Red Hill and the Mud- CakedTrainers

“You should be OK.” We will find out later how wrong I was, answering a perfectly reasonable question in the way. Walking Companion asked the question that inspired my answer, in a text the day before our walk. The question being. “Do you think I will get away with trainers?” We will come to the outcome later.

Our completion deadline was 2.00pm. So I had planned a shortish walk of about 6 miles commencing with coffee at a cafe on Alcester High St. This walk is a bit of a departure for us because it is strictly, an Alcester walk, it does not start by the church. A short drive to a lay-by on the A46 took us to our start point, a gap in the hedge just beyond.

The Church of St Mary and All Saints, Haselor, Wilmcote

Basically the route took us across the fields to Haselor. Then, passing the church, through Wilmcote and then following The Arden Way across more fields to through Withycombe Wood and then follow the top of the escarpment and crossing the A46 by The Stag at Red Hill. The path then wound its way through summer meadow, crossing a lane and finally finishing on Croft Lane with a walk back to our start point.

The walk began somewhat inauspiciously by the need to plunge through a field of ripening wheat where no path had been left in the sowing process and a lack of ramblers to maintain the pathway. We waded laboriously until reaching the far side. The second field was easier. A generous track beside a maize crop. But our problems were not over. The path through a farmyard was blocked by metal fencing presumably placed to restrain livestock. Again we were equal to the problem, carefully re-tying the fencing afterwards.

A beautiful grassed tunnel of trees and shrubs led us to Upton where we turned right down a narrow lane flanked by timbered, rose covered cottages redolent of a Hardy novel. The lane opened out onto fields and sheep eyed us with little interest as we walked up the gentle rise to find the exit gate.

The church stands atop a low hill offering gorgeous views. Admiring the countryside we follow the path down to Wilmcote and follow the lane to a point where we join the Arden Way towards Aston Cantlow. Through a field gate and an easy walk through some large fields to the point where The Arden’s Way enters the wood and turns left. We turn right and follow a narrow bridleway as it climbs through the wood towards the top of the escarpment.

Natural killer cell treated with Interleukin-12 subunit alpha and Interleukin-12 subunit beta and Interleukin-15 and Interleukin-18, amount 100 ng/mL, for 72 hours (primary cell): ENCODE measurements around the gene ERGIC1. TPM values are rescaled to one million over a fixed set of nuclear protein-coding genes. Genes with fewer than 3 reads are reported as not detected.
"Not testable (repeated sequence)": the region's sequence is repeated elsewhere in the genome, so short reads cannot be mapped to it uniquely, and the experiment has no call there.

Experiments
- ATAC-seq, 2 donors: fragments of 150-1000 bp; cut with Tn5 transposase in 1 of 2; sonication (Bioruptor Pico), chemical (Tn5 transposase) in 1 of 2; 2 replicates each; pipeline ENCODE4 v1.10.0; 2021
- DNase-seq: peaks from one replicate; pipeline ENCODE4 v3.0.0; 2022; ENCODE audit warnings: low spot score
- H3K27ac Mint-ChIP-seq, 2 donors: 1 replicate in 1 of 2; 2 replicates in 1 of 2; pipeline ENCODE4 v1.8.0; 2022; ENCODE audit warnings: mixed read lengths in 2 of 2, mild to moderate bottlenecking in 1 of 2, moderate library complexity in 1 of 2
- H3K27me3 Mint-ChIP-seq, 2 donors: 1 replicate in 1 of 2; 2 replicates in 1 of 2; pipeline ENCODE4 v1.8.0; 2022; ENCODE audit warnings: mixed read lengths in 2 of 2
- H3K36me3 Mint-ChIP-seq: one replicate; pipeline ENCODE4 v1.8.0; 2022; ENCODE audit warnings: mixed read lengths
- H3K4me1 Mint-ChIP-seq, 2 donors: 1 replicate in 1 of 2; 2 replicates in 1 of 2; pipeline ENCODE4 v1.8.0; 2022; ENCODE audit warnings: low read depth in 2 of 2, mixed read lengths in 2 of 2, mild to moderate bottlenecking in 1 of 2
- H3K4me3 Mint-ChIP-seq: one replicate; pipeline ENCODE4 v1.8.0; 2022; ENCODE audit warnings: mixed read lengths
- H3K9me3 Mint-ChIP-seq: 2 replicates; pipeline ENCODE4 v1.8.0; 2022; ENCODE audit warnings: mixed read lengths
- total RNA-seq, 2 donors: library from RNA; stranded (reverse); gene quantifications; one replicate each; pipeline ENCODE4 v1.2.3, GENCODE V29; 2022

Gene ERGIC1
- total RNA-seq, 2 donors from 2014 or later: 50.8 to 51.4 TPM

And this is where the footwear error became apparent. The path, bridleway, was narrow, squeezed between thick undergrowth and a barbed wire fence. Previous equine traffic had created a slippery, muddy slurry of porridge-like consistency which clung to our footwear and made progress increasingly difficult. My sure-footed companion slipped, narrowly avoiding a muddy fall. Worse, the undergrowth stopped us finding an alternative route. Onward we struggled until finally mounting the crest into a field.

Back in sunshine we scraped the worst of the mud off our footwear. (Oops, nice trainers!) Further along the ridge the path ducked back into the wood, dryer here, though. We began to hear the traffic as we descended, finding a couple of logs on which we cracked open a couple of miniatures. Today’s theme was Rose´. After a pleasant if slightly uncomfortable break perched on the log we pressed on down through the wood until we emerged, blinking in the sunlight at the A46 close to The Stag Hotel.

Crossing the road was, too say the least, hazardous but with care we prevailed to begin our return journey on the south side of the road. A narrow sun-dappled lane gave into a succession of summer meadows.

A final rickety stile; down the lane and across the A46 to our destination. This was a lovely walk along rarely used paths; rolling Warwickshire hills and rare summer meadows. So lovely, I think I was forgiven the mud-caked trainers.

Walking guidance can be found under the Walks menu on this site. Enjoy!

2 thoughts on “Red Hill and the Mud- CakedTrainers

  1. As you know to prevent damage to crop fields …
    Unless there is a existing path it is best to walk around the edge of the field in question

    Liked by 1 person

    1. Indeed, but the landowner can save damage by clearly identifying the path where it crosses a field. This will stop unnecessary crop damage. My experience is that does not always happen especially on quieter routes


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